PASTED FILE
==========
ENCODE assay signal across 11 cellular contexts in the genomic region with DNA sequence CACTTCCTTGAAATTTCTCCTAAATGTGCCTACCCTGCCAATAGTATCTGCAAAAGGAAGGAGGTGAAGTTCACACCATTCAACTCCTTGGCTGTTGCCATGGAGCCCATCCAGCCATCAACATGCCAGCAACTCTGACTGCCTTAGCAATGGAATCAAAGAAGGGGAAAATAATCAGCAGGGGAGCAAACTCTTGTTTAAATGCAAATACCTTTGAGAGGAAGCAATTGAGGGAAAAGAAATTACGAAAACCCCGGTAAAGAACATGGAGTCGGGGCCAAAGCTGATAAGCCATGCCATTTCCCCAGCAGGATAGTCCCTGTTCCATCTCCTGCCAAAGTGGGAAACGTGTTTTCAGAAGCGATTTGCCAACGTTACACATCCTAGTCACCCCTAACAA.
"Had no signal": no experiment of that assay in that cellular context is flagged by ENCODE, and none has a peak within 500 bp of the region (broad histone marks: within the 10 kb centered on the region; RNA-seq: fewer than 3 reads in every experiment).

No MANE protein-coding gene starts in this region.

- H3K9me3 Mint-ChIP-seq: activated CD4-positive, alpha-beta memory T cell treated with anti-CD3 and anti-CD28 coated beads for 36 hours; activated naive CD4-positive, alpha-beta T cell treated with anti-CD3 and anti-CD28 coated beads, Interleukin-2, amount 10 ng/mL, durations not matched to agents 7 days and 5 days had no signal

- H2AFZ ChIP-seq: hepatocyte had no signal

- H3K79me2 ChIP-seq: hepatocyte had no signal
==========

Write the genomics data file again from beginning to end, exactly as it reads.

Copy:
ENCODE assay signal across 11 cellular contexts in the genomic region with DNA sequence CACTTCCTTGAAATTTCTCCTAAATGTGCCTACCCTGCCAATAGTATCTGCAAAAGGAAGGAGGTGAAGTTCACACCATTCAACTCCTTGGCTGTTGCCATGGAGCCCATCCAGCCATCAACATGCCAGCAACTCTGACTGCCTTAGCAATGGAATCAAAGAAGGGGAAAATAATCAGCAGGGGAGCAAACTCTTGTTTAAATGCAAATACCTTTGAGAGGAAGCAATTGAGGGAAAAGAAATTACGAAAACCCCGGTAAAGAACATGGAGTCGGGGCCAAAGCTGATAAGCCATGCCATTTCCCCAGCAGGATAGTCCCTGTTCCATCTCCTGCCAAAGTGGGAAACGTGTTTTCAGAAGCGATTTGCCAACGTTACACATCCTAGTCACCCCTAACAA.
"Had no signal": no experiment of that assay in that cellular context is flagged by ENCODE, and none has a peak within 500 bp of the region (broad histone marks: within the 10 kb centered on the region; RNA-seq: fewer than 3 reads in every experiment).

No MANE protein-coding gene starts in this region.

- H3K9me3 Mint-ChIP-seq: activated CD4-positive, alpha-beta memory T cell treated with anti-CD3 and anti-CD28 coated beads for 36 hours; activated naive CD4-positive, alpha-beta T cell treated with anti-CD3 and anti-CD28 coated beads, Interleukin-2, amount 10 ng/mL, durations not matched to agents 7 days and 5 days had no signal

- H2AFZ ChIP-seq: hepatocyte had no signal

- H3K79me2 ChIP-seq: hepatocyte had no signal